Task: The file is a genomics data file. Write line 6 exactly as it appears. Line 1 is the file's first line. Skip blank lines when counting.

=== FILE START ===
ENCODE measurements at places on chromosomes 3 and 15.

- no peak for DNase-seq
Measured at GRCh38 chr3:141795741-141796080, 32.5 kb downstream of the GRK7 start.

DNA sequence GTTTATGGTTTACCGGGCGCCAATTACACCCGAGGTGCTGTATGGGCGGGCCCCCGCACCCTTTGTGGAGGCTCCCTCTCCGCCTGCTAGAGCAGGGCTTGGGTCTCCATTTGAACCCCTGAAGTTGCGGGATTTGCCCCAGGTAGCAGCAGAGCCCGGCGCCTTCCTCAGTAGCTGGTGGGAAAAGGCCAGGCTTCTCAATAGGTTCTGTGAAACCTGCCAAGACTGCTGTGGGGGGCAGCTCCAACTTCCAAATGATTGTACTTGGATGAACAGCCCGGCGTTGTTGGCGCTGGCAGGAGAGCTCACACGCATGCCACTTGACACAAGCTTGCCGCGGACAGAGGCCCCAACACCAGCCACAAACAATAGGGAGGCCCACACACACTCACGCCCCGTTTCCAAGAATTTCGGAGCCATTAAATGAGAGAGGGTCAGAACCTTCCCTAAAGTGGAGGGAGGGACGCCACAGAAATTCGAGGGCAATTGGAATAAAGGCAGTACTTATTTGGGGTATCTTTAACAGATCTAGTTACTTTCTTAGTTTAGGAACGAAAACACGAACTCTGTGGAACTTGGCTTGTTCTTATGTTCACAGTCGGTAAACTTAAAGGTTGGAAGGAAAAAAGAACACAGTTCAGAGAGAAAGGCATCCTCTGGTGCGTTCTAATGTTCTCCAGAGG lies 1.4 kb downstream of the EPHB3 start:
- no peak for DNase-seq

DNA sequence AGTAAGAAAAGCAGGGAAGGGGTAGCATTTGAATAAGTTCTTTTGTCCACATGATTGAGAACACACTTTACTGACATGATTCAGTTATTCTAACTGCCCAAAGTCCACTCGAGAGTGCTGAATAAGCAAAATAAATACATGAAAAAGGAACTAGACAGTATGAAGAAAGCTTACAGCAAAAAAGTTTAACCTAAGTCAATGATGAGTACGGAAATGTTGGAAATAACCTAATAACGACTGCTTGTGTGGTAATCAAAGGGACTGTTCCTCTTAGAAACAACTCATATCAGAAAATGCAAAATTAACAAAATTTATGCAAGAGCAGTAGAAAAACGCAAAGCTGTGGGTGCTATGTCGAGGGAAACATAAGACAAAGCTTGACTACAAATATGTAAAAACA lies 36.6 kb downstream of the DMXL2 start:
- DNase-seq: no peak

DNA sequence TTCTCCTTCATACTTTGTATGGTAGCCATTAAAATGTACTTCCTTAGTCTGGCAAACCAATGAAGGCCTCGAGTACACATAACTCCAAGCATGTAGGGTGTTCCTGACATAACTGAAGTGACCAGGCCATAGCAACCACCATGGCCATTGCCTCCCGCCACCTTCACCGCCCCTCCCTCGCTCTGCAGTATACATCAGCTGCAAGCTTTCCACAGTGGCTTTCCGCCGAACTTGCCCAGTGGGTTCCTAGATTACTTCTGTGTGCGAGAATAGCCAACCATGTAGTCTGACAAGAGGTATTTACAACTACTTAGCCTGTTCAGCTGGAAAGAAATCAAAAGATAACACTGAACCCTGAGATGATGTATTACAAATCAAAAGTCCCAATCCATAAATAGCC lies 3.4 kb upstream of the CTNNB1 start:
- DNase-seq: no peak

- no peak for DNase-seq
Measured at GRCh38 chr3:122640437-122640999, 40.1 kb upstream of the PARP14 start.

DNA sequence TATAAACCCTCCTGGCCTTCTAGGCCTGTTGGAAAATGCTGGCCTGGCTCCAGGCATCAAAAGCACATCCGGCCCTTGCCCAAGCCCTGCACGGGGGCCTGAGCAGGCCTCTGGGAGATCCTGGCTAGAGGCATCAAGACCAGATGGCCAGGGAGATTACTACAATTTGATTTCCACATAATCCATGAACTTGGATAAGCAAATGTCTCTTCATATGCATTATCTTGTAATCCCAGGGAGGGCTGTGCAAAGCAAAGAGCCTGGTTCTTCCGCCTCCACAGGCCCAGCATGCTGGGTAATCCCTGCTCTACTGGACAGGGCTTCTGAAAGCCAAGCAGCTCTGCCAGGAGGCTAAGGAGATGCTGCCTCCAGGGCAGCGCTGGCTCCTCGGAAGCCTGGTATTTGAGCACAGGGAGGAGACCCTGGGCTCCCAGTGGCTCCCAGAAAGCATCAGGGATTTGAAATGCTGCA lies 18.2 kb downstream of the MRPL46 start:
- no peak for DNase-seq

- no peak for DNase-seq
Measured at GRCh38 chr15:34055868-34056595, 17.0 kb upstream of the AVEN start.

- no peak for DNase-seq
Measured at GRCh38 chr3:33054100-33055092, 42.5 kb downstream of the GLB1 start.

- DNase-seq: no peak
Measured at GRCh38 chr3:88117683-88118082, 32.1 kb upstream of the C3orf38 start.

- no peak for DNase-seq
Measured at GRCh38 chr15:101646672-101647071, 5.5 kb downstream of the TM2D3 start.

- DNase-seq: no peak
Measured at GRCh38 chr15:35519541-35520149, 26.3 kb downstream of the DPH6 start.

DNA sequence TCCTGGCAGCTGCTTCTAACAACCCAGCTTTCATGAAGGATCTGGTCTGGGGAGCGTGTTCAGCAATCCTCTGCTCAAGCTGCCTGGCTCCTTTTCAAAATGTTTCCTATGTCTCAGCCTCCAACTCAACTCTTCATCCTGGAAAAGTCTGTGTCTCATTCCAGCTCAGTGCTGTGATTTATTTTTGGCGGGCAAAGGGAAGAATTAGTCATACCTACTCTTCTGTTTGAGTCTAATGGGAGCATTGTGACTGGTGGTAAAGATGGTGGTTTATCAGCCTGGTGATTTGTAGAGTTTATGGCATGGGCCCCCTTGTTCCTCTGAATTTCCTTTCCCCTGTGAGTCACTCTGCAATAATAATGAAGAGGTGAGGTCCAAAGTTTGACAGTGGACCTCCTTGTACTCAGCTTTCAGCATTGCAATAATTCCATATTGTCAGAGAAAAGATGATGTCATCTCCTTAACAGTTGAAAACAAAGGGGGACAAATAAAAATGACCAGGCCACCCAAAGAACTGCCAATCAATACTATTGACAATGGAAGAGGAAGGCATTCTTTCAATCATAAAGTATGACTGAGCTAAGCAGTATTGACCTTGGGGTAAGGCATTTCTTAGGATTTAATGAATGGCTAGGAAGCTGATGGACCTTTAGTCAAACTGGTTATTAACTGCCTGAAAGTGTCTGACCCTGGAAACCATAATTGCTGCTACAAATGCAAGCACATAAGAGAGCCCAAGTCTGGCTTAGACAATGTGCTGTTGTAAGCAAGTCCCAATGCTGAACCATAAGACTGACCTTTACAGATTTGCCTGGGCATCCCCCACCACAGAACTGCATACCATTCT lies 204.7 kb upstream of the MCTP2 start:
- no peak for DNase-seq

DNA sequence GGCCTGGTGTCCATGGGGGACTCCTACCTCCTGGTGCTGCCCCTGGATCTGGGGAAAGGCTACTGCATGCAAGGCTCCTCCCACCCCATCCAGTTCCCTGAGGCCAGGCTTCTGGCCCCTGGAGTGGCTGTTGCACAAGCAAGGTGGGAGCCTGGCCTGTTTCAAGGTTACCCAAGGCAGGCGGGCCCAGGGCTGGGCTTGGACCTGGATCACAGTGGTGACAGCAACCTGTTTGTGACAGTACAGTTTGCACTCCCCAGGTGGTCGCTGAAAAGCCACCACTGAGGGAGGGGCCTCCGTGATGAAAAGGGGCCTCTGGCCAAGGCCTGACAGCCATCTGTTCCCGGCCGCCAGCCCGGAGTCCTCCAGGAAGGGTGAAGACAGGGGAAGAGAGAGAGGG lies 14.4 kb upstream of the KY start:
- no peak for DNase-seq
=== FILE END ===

DNA sequence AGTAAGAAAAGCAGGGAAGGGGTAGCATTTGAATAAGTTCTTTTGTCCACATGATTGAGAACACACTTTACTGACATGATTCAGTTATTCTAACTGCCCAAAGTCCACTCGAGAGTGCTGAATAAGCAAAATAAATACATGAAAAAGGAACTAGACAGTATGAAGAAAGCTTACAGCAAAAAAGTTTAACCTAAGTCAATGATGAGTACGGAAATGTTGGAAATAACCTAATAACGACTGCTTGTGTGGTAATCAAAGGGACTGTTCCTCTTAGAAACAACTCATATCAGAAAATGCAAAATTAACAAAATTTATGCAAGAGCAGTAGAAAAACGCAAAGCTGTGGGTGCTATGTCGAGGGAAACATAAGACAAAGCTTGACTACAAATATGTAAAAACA lies 36.6 kb downstream of the DMXL2 start: